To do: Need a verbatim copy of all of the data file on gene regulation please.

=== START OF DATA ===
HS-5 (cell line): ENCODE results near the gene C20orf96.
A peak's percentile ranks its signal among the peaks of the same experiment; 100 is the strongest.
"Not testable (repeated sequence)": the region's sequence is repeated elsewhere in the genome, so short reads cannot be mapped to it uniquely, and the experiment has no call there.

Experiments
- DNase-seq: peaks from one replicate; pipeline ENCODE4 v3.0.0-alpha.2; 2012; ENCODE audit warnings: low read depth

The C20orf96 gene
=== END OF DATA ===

HS-5 (cell line): ENCODE results near the gene C20orf96.
A peak's percentile ranks its signal among the peaks of the same experiment; 100 is the strongest.
"Not testable (repeated sequence)": the region's sequence is repeated elsewhere in the genome, so short reads cannot be mapped to it uniquely, and the experiment has no call there.

Experiments
- DNase-seq: peaks from one replicate; pipeline ENCODE4 v3.0.0-alpha.2; 2012; ENCODE audit warnings: low read depth

The C20orf96 gene